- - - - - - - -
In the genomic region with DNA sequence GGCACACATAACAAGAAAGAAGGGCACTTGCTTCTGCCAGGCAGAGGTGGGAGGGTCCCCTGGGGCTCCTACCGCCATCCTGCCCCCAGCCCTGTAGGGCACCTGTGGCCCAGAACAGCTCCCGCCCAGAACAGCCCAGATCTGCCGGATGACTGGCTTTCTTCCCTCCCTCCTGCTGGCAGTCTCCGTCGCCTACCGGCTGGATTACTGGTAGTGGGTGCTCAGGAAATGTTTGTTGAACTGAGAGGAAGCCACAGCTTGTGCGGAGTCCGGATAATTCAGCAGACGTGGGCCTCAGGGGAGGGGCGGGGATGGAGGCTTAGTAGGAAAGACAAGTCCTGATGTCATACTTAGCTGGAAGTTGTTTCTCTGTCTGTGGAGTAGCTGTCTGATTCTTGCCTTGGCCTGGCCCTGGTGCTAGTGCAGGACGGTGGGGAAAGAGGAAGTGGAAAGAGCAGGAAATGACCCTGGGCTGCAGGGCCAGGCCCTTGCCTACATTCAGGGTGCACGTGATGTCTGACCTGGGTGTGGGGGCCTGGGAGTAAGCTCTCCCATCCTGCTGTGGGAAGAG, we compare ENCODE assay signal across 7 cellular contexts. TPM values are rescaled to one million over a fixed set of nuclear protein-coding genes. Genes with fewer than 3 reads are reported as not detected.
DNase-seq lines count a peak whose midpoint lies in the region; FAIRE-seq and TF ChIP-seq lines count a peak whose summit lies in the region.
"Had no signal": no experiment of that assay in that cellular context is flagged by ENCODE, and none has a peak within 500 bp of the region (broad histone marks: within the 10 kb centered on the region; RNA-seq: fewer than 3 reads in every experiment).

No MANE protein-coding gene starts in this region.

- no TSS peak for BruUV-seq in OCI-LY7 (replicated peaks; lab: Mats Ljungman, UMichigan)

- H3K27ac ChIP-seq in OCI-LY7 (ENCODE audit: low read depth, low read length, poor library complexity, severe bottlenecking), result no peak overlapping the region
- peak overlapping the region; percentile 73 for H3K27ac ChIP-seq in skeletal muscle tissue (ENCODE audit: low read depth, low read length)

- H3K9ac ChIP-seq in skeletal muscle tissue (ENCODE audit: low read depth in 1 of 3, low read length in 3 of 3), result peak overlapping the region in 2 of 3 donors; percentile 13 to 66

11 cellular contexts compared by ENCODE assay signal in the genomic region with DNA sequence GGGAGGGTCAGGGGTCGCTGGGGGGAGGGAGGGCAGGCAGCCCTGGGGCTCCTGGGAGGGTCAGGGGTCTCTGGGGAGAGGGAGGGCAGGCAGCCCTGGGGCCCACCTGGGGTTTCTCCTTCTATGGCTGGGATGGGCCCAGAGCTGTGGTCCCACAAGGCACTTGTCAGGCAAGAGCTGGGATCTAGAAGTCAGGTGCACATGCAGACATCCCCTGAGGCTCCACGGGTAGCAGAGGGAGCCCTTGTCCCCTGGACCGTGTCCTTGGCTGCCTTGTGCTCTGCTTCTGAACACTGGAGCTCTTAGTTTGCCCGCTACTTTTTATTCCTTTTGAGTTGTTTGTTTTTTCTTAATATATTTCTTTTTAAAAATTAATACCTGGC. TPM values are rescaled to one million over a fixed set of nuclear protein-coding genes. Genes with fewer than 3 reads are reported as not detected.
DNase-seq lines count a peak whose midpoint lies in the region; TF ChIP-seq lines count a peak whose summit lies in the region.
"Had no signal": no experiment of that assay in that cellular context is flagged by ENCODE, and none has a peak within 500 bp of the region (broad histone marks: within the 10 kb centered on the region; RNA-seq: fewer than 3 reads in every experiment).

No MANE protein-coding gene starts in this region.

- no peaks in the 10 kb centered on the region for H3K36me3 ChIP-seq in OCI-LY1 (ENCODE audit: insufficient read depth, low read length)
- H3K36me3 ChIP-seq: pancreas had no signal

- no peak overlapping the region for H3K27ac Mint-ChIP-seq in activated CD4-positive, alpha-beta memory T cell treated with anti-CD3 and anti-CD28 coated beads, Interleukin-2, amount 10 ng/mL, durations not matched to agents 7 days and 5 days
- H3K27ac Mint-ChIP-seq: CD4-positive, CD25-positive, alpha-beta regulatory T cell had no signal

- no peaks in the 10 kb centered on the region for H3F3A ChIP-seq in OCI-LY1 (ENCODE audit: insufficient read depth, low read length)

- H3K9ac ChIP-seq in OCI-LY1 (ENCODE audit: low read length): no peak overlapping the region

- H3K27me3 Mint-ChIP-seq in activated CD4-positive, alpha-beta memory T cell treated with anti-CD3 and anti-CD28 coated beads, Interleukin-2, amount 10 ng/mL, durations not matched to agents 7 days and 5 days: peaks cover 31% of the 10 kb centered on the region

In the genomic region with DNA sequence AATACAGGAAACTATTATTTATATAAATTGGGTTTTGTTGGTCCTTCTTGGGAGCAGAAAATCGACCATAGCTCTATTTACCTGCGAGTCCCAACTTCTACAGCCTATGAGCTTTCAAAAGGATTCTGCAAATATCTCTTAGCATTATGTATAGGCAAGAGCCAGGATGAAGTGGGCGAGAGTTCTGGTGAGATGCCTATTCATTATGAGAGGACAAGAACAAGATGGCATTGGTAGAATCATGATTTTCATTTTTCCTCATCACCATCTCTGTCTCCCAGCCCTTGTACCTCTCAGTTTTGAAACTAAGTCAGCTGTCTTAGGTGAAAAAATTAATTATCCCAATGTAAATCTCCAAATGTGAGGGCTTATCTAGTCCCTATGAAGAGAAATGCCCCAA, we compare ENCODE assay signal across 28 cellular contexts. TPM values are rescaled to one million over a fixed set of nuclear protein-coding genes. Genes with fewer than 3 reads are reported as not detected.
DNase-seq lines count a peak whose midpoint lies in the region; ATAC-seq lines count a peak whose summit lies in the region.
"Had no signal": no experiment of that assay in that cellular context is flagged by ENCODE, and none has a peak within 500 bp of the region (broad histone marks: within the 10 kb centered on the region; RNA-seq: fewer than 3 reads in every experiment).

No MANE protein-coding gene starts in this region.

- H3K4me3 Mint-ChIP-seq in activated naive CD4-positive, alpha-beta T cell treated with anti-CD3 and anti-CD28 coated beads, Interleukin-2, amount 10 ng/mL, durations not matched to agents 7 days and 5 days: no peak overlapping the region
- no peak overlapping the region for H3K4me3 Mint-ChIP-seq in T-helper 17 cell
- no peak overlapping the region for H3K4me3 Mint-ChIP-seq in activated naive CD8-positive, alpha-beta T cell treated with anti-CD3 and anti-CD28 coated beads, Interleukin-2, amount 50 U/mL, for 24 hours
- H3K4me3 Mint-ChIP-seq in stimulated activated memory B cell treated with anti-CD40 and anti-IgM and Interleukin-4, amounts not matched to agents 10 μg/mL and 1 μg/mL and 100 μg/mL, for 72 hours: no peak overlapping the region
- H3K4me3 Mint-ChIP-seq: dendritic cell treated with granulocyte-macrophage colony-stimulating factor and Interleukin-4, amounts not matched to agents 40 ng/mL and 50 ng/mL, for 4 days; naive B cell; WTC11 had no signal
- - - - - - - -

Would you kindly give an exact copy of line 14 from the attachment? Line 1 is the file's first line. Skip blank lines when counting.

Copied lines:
- H3K36me3 ChIP-seq: pancreas had no signal